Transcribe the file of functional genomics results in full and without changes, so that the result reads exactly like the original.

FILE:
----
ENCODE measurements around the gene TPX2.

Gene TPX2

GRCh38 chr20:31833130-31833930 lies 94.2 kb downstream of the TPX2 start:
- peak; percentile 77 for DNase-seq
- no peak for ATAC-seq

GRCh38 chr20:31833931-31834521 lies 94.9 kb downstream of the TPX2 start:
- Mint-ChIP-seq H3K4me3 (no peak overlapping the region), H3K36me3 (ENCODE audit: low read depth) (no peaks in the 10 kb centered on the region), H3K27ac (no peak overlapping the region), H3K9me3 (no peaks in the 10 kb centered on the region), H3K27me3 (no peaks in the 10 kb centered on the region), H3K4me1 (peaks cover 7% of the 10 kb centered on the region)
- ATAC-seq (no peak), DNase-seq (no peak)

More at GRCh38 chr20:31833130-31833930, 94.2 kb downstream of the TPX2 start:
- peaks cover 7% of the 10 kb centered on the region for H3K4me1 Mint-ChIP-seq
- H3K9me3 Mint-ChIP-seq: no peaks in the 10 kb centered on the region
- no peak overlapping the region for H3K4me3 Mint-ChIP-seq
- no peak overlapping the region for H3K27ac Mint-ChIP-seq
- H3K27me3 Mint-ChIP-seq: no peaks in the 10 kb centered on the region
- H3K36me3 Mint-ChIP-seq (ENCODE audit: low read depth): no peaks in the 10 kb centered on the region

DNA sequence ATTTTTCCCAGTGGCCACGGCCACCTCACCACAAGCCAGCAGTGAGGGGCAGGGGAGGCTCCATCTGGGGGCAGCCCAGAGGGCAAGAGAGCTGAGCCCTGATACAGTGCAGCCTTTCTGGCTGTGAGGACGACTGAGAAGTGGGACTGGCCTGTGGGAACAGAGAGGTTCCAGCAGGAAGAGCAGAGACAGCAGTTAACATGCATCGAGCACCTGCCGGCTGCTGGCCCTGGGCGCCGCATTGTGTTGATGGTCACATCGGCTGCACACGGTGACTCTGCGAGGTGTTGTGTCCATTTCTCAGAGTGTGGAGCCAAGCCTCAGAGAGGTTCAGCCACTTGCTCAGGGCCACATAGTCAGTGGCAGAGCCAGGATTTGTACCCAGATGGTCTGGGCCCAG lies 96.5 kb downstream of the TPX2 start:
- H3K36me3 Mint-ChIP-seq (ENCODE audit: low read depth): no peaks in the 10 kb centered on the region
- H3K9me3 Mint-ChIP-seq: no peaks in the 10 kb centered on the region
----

ENCODE measurements around the gene TPX2.

Gene TPX2

GRCh38 chr20:31833130-31833930 lies 94.2 kb downstream of the TPX2 start:
- peak; percentile 77 for DNase-seq
- no peak for ATAC-seq

GRCh38 chr20:31833931-31834521 lies 94.9 kb downstream of the TPX2 start:
- Mint-ChIP-seq H3K4me3 (no peak overlapping the region), H3K36me3 (ENCODE audit: low read depth) (no peaks in the 10 kb centered on the region), H3K27ac (no peak overlapping the region), H3K9me3 (no peaks in the 10 kb centered on the region), H3K27me3 (no peaks in the 10 kb centered on the region), H3K4me1 (peaks cover 7% of the 10 kb centered on the region)
- ATAC-seq (no peak), DNase-seq (no peak)

More at GRCh38 chr20:31833130-31833930, 94.2 kb downstream of the TPX2 start:
- peaks cover 7% of the 10 kb centered on the region for H3K4me1 Mint-ChIP-seq
- H3K9me3 Mint-ChIP-seq: no peaks in the 10 kb centered on the region
- no peak overlapping the region for H3K4me3 Mint-ChIP-seq
- no peak overlapping the region for H3K27ac Mint-ChIP-seq
- H3K27me3 Mint-ChIP-seq: no peaks in the 10 kb centered on the region
- H3K36me3 Mint-ChIP-seq (ENCODE audit: low read depth): no peaks in the 10 kb centered on the region

DNA sequence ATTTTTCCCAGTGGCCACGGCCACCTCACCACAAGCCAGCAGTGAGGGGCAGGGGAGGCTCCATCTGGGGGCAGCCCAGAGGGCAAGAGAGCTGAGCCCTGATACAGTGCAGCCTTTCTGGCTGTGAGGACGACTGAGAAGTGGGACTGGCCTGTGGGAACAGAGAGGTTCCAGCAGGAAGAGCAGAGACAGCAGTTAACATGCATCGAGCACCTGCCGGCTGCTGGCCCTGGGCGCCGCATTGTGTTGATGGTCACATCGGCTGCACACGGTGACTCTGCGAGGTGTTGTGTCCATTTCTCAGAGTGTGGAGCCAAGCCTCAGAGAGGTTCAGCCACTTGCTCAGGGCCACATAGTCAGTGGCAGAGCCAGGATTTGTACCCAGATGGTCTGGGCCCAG lies 96.5 kb downstream of the TPX2 start:
- H3K36me3 Mint-ChIP-seq (ENCODE audit: low read depth): no peaks in the 10 kb centered on the region
- H3K9me3 Mint-ChIP-seq: no peaks in the 10 kb centered on the region